Personally, and this might sound a little strange, I don't really care too much about whether the format is overkill or unwieldy; just that it's solid and wide-spread, which is why I've been okay with putting up with FBX so far. In fact, as you mention, such a standard file format *is* overkill for games because it's primarily for interchange between DCC applications and as such, isn't optimized for games. From a game development standpoint, all I really really care about is that the format is "the standard" across multiple 3D editors (DCC tools is probably more correct). I don't want to write an exporter for each DCC app -- heck, after my experience with Maya API/MEL I don't want to write even *one* exporter ever again, much less several. An offline converter is perfectly acceptable to me, and the file format need not be optimized for games in any way for me to be on-board with it.
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Nibbie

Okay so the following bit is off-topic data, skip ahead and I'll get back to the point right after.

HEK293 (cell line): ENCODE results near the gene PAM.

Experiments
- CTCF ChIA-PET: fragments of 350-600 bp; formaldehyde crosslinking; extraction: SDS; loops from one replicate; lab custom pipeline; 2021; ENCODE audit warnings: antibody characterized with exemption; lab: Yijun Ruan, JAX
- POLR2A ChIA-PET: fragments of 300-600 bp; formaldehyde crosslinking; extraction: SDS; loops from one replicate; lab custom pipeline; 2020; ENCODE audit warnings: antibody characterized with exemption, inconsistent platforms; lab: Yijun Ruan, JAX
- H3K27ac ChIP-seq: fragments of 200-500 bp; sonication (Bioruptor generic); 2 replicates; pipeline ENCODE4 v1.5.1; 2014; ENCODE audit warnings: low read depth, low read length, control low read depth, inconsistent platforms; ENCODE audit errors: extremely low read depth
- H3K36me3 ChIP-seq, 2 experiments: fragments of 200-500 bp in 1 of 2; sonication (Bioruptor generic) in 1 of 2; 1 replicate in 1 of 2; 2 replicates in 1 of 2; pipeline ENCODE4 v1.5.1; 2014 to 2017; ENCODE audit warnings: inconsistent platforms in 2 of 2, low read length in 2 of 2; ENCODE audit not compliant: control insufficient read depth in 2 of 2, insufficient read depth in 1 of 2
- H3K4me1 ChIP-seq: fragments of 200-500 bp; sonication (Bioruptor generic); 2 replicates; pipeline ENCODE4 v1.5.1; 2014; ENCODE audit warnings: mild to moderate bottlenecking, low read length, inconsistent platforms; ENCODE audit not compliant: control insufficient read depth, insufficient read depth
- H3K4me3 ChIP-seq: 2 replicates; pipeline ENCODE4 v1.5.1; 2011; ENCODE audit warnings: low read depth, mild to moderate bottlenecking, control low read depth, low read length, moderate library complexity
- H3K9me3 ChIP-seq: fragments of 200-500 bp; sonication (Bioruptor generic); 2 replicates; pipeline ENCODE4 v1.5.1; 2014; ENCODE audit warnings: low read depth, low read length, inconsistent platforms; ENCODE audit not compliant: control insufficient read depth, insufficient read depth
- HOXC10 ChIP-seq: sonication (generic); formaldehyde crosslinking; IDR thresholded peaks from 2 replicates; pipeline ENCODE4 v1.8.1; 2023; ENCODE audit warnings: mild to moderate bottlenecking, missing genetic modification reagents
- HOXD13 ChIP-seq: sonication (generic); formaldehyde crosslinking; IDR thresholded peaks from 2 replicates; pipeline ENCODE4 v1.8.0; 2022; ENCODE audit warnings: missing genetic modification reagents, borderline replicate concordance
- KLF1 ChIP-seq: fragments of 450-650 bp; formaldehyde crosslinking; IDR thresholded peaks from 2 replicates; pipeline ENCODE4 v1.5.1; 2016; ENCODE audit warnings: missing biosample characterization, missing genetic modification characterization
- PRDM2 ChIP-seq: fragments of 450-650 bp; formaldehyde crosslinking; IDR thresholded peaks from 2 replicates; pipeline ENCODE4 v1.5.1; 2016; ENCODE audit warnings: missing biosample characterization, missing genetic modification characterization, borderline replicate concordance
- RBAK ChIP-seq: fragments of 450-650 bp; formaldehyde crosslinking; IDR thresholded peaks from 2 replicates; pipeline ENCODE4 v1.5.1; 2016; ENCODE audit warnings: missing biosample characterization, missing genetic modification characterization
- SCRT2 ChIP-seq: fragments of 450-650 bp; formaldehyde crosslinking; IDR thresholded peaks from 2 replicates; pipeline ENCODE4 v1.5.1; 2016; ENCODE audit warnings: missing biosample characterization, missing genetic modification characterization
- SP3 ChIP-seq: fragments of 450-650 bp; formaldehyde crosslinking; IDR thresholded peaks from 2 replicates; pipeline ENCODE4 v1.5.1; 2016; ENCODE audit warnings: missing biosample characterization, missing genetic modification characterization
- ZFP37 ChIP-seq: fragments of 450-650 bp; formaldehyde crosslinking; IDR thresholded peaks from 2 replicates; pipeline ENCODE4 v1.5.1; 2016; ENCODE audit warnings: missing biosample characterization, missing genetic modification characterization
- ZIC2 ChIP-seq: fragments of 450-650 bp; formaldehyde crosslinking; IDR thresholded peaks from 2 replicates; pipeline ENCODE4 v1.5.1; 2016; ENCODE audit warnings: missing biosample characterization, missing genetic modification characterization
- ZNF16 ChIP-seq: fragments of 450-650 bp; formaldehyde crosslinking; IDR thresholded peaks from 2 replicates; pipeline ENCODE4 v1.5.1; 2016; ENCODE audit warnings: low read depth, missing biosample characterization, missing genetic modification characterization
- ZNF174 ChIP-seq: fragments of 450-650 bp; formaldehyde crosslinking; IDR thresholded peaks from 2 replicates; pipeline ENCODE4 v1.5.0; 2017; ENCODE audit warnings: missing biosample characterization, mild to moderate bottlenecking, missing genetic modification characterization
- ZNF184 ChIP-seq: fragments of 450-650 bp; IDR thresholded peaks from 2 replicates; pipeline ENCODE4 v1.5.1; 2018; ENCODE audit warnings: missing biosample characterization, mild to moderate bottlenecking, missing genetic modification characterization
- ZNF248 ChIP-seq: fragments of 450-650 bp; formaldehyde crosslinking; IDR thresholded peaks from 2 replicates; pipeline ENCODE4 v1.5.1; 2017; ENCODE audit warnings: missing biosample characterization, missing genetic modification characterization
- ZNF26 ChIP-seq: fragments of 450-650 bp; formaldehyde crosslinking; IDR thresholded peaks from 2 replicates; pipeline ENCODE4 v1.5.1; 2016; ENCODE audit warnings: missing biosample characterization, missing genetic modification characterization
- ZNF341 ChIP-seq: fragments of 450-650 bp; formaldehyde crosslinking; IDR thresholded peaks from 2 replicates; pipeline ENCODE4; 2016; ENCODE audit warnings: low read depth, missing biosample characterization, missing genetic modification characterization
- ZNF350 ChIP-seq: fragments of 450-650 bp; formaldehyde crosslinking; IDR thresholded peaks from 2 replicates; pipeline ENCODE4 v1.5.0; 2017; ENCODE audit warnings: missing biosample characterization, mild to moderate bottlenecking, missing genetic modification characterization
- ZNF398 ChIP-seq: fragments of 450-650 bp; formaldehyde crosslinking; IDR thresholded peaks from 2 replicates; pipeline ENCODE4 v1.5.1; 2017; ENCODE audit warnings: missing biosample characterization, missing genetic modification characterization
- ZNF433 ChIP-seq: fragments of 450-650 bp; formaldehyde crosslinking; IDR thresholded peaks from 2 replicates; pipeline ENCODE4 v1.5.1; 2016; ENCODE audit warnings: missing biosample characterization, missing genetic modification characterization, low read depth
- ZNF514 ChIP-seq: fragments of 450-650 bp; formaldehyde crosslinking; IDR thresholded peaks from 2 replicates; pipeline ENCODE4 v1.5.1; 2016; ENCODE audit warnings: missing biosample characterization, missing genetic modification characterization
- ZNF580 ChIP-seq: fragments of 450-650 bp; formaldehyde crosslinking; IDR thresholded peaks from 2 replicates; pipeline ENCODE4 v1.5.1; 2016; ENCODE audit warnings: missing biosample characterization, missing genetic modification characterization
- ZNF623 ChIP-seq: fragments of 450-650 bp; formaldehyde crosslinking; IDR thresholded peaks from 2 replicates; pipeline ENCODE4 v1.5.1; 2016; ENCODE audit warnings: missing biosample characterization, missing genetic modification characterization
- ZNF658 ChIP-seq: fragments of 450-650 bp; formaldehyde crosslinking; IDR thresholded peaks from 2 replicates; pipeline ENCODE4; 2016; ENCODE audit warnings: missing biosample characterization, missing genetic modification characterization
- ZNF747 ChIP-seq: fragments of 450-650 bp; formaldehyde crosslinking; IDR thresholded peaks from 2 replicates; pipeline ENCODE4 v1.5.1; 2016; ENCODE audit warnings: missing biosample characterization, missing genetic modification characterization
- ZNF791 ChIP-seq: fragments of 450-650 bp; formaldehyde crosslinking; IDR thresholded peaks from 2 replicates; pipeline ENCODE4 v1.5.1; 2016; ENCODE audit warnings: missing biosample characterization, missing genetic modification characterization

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Post: #25
This may be of interest to this group.

https://collada.org/public_forum/viewtop...=13&t=1435

Note that this is taking advantage of the next gen collada parser and claim 4x speed up from the previous loader.

If you care about spead of loading check this out, this is most likely also much faster than FBX loading. Currious about your findings.
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Post: #26
Thanks again yopyop!

That is really impressive. Looking at the source code it is also impressive in that the guy writes fairly clean C++, which is a rather rare sight these days... Sneaky